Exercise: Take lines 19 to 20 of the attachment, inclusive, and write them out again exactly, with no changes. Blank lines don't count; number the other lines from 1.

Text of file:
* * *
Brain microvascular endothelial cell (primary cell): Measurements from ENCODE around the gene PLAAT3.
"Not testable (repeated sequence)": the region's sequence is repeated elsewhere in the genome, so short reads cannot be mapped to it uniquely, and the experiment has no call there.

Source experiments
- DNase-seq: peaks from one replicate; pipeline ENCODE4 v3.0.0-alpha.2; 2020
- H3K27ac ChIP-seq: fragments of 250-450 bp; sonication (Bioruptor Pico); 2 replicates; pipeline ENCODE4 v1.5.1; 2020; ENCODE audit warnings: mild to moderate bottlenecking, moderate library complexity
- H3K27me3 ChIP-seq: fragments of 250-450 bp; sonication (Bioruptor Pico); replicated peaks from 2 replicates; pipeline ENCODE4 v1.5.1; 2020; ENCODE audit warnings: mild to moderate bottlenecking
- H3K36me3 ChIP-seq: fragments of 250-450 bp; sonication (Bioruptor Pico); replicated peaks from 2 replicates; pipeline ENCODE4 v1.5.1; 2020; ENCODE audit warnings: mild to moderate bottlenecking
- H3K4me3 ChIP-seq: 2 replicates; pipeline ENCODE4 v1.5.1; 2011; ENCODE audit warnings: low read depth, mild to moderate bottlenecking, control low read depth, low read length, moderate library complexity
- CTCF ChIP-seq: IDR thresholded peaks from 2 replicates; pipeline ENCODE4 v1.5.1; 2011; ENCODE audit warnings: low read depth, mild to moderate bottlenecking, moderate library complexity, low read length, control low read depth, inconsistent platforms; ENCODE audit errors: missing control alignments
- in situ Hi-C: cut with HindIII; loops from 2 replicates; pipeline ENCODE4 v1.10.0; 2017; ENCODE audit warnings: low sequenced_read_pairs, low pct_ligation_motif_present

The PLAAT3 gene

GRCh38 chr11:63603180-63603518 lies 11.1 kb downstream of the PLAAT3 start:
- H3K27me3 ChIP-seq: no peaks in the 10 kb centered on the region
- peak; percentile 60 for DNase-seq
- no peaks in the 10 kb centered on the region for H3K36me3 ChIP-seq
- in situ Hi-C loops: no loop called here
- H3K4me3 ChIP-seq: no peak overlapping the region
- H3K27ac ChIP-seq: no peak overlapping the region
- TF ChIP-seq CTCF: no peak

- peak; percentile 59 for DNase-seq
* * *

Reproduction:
- TF ChIP-seq CTCF: no peak

- peak; percentile 59 for DNase-seq